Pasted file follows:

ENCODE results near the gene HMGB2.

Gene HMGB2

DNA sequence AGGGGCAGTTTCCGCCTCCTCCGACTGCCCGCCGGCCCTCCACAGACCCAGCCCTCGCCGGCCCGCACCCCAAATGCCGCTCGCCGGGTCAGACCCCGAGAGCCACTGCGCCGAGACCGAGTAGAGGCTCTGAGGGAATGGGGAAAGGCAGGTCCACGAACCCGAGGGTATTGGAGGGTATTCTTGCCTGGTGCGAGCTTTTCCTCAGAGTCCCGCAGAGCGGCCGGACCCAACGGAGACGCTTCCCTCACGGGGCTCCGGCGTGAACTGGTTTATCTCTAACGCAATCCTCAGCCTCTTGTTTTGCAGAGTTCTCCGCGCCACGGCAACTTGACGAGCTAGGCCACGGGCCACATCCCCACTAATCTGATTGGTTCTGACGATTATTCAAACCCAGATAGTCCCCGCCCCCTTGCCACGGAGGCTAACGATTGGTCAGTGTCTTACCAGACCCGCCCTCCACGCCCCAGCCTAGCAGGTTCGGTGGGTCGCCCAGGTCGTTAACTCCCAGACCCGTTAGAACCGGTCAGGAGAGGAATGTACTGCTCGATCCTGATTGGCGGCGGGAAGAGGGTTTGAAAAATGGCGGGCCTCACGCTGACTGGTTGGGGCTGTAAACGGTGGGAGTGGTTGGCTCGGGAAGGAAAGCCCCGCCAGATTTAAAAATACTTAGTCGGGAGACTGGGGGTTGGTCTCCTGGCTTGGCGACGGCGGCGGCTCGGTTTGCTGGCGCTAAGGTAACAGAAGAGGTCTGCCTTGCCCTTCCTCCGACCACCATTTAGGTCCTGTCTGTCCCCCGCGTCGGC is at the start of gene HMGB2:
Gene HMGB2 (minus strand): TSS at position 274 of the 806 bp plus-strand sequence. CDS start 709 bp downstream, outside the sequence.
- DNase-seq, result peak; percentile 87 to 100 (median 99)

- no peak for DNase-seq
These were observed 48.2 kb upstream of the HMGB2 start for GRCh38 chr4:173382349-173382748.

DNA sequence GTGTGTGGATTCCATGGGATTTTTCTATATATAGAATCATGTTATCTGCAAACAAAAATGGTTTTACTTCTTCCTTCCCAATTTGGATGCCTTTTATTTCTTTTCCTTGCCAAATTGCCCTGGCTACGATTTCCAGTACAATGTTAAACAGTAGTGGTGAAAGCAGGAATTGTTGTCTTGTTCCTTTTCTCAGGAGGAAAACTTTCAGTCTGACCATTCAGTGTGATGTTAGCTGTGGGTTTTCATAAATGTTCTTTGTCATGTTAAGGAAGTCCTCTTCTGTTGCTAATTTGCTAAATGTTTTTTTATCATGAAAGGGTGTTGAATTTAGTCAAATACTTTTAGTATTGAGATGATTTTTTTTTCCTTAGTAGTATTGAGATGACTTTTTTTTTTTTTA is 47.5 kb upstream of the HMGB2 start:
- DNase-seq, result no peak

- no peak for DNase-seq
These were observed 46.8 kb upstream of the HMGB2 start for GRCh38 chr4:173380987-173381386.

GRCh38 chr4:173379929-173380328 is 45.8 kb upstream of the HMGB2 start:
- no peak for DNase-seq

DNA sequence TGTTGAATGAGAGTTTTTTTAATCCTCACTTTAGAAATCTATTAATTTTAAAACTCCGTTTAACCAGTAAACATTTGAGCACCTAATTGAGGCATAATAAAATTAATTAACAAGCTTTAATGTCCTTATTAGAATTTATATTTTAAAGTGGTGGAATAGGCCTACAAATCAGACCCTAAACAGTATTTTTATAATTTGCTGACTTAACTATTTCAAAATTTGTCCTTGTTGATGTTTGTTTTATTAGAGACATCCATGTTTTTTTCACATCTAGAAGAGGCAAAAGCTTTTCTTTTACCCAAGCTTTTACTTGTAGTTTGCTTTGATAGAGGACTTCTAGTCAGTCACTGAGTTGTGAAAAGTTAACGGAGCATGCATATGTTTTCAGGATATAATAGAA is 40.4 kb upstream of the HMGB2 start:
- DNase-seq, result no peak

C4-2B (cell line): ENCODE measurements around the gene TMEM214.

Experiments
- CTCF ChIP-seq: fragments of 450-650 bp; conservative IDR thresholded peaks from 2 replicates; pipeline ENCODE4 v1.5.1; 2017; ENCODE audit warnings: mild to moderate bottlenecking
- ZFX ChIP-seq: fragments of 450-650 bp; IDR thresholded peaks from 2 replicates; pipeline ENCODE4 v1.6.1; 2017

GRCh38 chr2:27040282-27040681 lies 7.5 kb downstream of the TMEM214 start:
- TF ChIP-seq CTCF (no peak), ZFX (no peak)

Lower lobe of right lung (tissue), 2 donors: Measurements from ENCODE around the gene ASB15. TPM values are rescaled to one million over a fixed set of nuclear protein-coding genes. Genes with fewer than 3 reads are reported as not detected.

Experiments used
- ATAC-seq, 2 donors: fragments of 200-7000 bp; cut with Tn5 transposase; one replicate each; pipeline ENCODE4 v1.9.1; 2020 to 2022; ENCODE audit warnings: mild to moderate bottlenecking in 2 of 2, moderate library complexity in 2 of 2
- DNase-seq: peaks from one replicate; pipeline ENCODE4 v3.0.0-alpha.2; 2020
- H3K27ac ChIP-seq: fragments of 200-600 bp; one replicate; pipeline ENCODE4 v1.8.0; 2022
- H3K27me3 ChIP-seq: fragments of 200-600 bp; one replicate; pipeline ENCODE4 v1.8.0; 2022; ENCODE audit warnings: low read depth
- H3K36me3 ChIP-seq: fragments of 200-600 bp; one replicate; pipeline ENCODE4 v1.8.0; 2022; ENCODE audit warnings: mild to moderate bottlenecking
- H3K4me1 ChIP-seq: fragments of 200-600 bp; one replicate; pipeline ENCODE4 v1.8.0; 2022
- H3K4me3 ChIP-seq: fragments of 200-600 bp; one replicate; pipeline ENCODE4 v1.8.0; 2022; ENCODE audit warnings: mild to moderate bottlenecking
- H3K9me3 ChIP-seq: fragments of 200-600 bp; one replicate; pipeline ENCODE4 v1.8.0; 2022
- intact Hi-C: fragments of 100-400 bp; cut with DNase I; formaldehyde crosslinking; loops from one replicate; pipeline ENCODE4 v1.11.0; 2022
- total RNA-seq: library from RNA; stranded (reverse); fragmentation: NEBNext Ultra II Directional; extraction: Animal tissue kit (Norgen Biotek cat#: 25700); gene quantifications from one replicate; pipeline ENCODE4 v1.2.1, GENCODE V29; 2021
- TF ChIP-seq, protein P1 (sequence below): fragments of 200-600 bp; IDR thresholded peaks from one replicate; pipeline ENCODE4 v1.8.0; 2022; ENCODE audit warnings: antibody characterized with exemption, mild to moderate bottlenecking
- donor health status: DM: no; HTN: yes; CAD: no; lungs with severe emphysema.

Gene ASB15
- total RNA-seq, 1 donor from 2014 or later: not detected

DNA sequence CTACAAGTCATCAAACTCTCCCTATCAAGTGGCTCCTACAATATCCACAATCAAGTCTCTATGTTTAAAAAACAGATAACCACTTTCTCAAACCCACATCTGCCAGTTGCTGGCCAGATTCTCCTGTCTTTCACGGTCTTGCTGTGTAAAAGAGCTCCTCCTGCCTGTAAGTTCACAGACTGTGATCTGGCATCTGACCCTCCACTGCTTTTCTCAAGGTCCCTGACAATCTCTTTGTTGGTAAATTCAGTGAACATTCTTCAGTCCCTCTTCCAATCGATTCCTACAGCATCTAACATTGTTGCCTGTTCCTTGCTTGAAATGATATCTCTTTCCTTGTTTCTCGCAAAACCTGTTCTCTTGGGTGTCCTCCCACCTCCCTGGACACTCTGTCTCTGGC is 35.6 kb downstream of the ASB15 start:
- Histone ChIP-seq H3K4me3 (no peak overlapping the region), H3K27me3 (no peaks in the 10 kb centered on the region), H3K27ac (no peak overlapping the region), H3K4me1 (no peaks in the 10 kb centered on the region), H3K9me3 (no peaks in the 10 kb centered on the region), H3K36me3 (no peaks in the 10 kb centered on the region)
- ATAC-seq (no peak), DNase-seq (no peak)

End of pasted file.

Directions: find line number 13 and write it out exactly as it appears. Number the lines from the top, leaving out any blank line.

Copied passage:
- no peak for DNase-seq